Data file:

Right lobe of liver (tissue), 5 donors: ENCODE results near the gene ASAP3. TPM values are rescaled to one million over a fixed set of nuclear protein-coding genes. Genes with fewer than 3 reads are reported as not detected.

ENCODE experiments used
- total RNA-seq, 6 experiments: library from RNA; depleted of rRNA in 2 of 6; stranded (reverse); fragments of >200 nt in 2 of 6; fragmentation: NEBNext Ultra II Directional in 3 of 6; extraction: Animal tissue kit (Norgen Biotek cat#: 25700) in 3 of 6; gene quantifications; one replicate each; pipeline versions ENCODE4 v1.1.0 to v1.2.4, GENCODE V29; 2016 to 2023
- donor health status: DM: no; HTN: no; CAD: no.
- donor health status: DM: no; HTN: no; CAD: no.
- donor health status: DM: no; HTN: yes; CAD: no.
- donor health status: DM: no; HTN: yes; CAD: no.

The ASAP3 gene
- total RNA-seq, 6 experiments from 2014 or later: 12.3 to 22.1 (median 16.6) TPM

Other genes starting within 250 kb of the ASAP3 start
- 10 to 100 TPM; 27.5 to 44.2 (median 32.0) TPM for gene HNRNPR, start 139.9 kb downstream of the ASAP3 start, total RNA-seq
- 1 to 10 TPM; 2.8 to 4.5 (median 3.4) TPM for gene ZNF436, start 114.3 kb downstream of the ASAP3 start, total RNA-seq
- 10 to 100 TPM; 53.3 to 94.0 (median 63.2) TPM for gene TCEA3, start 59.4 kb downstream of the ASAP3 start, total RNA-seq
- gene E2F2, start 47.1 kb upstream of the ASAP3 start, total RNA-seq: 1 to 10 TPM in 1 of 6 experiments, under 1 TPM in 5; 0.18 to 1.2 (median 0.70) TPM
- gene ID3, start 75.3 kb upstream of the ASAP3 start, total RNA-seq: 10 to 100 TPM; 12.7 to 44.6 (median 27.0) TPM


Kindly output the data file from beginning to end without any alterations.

Right lobe of liver (tissue), 5 donors: ENCODE results near the gene ASAP3. TPM values are rescaled to one million over a fixed set of nuclear protein-coding genes. Genes with fewer than 3 reads are reported as not detected.

ENCODE experiments used
- total RNA-seq, 6 experiments: library from RNA; depleted of rRNA in 2 of 6; stranded (reverse); fragments of >200 nt in 2 of 6; fragmentation: NEBNext Ultra II Directional in 3 of 6; extraction: Animal tissue kit (Norgen Biotek cat#: 25700) in 3 of 6; gene quantifications; one replicate each; pipeline versions ENCODE4 v1.1.0 to v1.2.4, GENCODE V29; 2016 to 2023
- donor health status: DM: no; HTN: no; CAD: no.
- donor health status: DM: no; HTN: no; CAD: no.
- donor health status: DM: no; HTN: yes; CAD: no.
- donor health status: DM: no; HTN: yes; CAD: no.

The ASAP3 gene
- total RNA-seq, 6 experiments from 2014 or later: 12.3 to 22.1 (median 16.6) TPM

Other genes starting within 250 kb of the ASAP3 start
- 10 to 100 TPM; 27.5 to 44.2 (median 32.0) TPM for gene HNRNPR, start 139.9 kb downstream of the ASAP3 start, total RNA-seq
- 1 to 10 TPM; 2.8 to 4.5 (median 3.4) TPM for gene ZNF436, start 114.3 kb downstream of the ASAP3 start, total RNA-seq
- 10 to 100 TPM; 53.3 to 94.0 (median 63.2) TPM for gene TCEA3, start 59.4 kb downstream of the ASAP3 start, total RNA-seq
- gene E2F2, start 47.1 kb upstream of the ASAP3 start, total RNA-seq: 1 to 10 TPM in 1 of 6 experiments, under 1 TPM in 5; 0.18 to 1.2 (median 0.70) TPM
- gene ID3, start 75.3 kb upstream of the ASAP3 start, total RNA-seq: 10 to 100 TPM; 12.7 to 44.6 (median 27.0) TPM